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On Tuesday, for her birthday, LatteGirl and TheWife went to the beach and had a fantastic time. It seemed that the best “present” LatteGirl got this year, was that since they were situated so close to the shoreline, that TheWife allowed her to wander freely back and forth from the shore to scoop up wet sand and water and carry it back to their location. She started out doing t his under the guise of building a sand castle. But as she continued her romps down to the water, it became clear that she was more interested in her new found independance and ability to run up and down “by herself” more than the prospect of building the sand castle.
I met up with my girls at home, and we went out to dinner. Plans changed along the way, because LatteGirl decided that she wanted to bypass her original choice (Applebee’s) for a local (chain) Italian Restaurant called Bensi’s. Tell me something. What six year old selects an Italian Restaurant as their choice of places to go out to eat when the have (almost) total freedom of choice? Oh, and one of the reasons she decided to bypass Applebee’s? Because she remembered seeing somebody getting cake and all the waiters and waitresses singing happy birthday, and she “did NOT want to be embarassed like that” (her exact words – she truly is her mother’s daughter).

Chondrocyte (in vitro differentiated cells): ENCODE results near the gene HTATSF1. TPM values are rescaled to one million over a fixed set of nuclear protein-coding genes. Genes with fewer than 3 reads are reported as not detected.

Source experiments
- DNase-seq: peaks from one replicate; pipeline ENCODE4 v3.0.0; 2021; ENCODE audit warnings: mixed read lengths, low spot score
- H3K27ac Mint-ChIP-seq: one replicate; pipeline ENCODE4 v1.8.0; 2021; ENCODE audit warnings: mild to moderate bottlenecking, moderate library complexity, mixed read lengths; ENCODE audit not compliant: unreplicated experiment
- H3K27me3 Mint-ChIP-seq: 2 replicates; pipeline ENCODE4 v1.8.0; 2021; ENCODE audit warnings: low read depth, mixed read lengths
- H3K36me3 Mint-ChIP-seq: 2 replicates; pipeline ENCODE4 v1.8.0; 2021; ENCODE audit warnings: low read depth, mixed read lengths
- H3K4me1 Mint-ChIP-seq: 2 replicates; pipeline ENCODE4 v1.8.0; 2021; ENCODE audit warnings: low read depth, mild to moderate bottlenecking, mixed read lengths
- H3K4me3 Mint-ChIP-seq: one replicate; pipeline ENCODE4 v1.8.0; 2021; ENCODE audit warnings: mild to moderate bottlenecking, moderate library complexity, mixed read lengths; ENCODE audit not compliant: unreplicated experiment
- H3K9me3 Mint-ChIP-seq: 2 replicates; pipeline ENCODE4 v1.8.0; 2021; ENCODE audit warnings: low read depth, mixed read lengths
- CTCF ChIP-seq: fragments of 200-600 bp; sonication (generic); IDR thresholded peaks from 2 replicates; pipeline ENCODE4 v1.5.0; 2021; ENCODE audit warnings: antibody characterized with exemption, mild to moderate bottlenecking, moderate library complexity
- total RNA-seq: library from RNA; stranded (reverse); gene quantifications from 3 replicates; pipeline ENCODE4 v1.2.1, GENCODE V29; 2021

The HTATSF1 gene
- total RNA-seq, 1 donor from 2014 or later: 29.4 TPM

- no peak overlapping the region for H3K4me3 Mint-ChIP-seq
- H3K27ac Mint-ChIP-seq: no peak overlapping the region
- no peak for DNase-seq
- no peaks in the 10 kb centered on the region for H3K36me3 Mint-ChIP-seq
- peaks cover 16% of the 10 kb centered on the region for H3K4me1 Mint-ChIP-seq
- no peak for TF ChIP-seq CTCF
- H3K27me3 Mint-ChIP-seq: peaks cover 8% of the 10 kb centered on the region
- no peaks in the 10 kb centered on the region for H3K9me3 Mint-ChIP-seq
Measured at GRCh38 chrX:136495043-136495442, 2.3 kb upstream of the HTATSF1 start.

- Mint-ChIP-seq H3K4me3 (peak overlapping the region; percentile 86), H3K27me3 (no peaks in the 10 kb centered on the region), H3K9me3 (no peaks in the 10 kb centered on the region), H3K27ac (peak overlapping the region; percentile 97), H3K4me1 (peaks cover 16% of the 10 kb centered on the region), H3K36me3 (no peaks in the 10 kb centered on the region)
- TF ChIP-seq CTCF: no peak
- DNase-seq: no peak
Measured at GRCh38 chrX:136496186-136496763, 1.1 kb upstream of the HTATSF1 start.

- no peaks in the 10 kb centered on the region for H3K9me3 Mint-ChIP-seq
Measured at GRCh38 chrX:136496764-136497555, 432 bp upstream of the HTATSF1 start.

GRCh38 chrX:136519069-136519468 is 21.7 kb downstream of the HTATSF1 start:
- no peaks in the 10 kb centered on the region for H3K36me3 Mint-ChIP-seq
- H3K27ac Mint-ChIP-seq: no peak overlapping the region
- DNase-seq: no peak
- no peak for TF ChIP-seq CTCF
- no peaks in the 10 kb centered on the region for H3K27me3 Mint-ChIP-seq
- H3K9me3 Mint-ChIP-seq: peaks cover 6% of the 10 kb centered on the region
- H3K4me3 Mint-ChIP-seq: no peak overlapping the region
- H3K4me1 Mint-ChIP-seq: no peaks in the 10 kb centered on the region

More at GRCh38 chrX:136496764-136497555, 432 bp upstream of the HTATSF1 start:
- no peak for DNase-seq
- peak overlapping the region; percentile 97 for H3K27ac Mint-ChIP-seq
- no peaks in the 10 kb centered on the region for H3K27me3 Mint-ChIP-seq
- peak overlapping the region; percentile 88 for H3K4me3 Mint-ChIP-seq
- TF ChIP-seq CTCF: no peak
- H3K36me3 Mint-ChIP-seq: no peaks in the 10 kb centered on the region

At dinner, things got somber for awhile. We were discussing who would be attending the “family party” this weekend. When it was mentioned that “grandma” (my mother) would be attending. Her smile went away, she stopped talking about the party and her eyes started to well up with water. When we asked her what was wrong (the conversation had continued on briefly before we noticed she was no longer participating, and did not immediately make the connection), she pointed out to us that there would be one person not attending that was going to ruin the whole thing (there are several people who could not attend). “Who?” She looked at us like we had three green heads for not immediately knowing the answer. “Poppi,” she emphatically stressed before breaking down into tears.
My father passed away in 2004. He adored LatteGirl and she adored him. I always wanted to make sure that LatteGirl would get to know them, and from a very early age, we used to spend at least once a week there. The good thing is, that they are strong enough a presence that she will at least always have some sort of memory of Poppi. The drawback, (at least in the short term) is the severe greif she feels, even a little less than 2 years after his passing, and I feel powerless to her feeling that without him here, there is always going to be “missing pieces” that can not be replaced.